City works to meet elderly residents’ transit needs


SANTA ANA – Eva Ruelas needed to visit the doctor often this month. She won’t take the bus, because she’s afraid of getting lost, she says. Her heart condition makes it too difficult to walk. Instead, without her own transportation, she gives her caretaker cash to drive her.

But every day, she receives a free ride to the Santa Ana Senior Center she’s visited for 21 years for computer classes, exercise groups and lunch. Her house is one of 200 stops the center’s shuttles make weekly.

The city’s downtown senior center expects to welcome additional transportation requests since the Birch Park Fitness Zone, an adjacent exercise area, opened this month, said advisory board member Luidina Hamilton. But when seniors like Ruelas need transportation for other purposes, like medical appointments, the city’s funding isn’t keeping up with demand, said Mario Ortega, chief operating officer of transportation provider Abrazar.

“The last two years it’s gone up tremendously,” Ortega said. “There used to be transportation for Medi-Cal recipients going to dialysis appointments, and that was taken away. A lot of those clients end up having to be there at 4 a.m. and are done at 9:30 a.m. For any working family trying to help a parent, it becomes pretty impossible.”

Abrazar is under contract by the Orange County Office on Aging, and serves county seniors with the Senior Mobility Program, which takes seniors to community centers, and its Senior Non-Emergency Medical Transportation, which takes them to doctor’s appointments. There are currently 40 qualified seniors on Abrazar’s waiting list for the Senior Mobility Program, and 270 for medical transportation, Ortega said.

Santa Ana pays for senior transportation with a percentage of Orange County Transportation Authority revenue, and funding from the countywide transportation tax plan, Measure M2. The city’s adopted funding for its Senior Mobility Program increased 1.3 percent in the 2013-15 budget from the 2011-2012 actual budget. But transportation companies aren’t receiving enough to satisfy the requests for non-emergency medical transit, Ortega said.

“The funding has gone up, it just hasn’t kept up with what the demand is,” he said. “It’s just a matter of capacity, and we have a certain budget that’s in our contract.”

Since each Orange County city receives a percentage of OCTA’s revenue for transportation services to community centers, funding fluctuates, but Santa Ana receives a required minimum of about $167,000, Lara said.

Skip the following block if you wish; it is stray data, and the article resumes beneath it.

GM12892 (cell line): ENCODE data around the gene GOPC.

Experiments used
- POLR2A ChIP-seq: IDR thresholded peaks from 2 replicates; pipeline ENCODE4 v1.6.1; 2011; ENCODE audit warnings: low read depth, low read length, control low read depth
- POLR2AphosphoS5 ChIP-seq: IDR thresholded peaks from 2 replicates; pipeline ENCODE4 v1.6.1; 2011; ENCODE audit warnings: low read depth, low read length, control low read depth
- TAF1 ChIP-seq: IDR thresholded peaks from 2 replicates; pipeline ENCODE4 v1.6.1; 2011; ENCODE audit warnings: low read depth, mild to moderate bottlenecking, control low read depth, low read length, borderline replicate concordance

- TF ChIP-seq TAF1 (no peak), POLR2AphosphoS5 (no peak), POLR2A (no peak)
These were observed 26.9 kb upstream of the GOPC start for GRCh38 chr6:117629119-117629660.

For Santa Ana seniors wanting to partake in recreational activities, the city’s two senior centers take clients Monday through Friday in two 16-passenger shuttles.

“A lot of them rely on it, given most of them, if not all of them, don’t have reliable transportation otherwise,” said Juan Lara, community services supervisor on the city’s Parks, Recreation, and Community Services staff. “Either they can’t afford it and they’re not able to have their own vehicles, or they’re not secure enough in themselves to continue driving.”

The senior centers refer clients looking for transportation to medical appointments or for other purposes, such as picking grandchildren up from school, to for-profit companies or Abrazar.

For seniors, even finding transportation to community centers is more than just a matter of convenience, said Hamilton, who has been a member of the Santa Ana Senior Center for 13 years.

“I have problems with my health, but I never stay home,” Hamilton said. “People do stay home, and get depressed and get Alzheimer’s. When you stay home, you don’t have anything to do, so you get sad.”

In 2010, the U.S. Census Bureau reported there are more than 22,000 people 65 or older in Santa Ana. Although deals like OCTA’s $22.25 monthly bus pass for people older than 60 are available, Ruelas said she doesn’t feel comfortable traveling by public transportation.

“I don’t like the bus, because I don’t like going out alone,” Ruelas said. “It’s hard for me, because I live alone. I can’t go out alone, because my memory fails me. I’m afraid.”

Although it doesn’t offer medical transportation, the Santa Ana senior centers do offer weekly shopping trips and quarterly trips to destinations such as the Santa Barbara Mission, the Santa Anita racetrack and nearby casinos. Hamilton said she attends the excursions as often as she can.

“We suggest places we can go, and people get crazy over here to go to casinos,” she said. “Once, when we arrived, there was a Hawaiian party and we danced to music. That was super number one.”

But if there was more funding, more senior transportation for doctor visits and other appointments would be appreciated, Lara said.

“It would be a service that is welcomed by the seniors, to be completely honest,” Lara said. “With that in mind, they’re not able to give us additional funding because we don’t have the number of seniors based on their grant guidelines for funding. As much as we’d want to be able to do more, we’re not able to do it financially.”

For now, Hamilton said she’ll continue to leave her home as often as she can. She pushes her walker, which doubles as a cart and is filled with groceries.

“This is my limousine,” Hamilton said. “It’s better than a Cadillac.”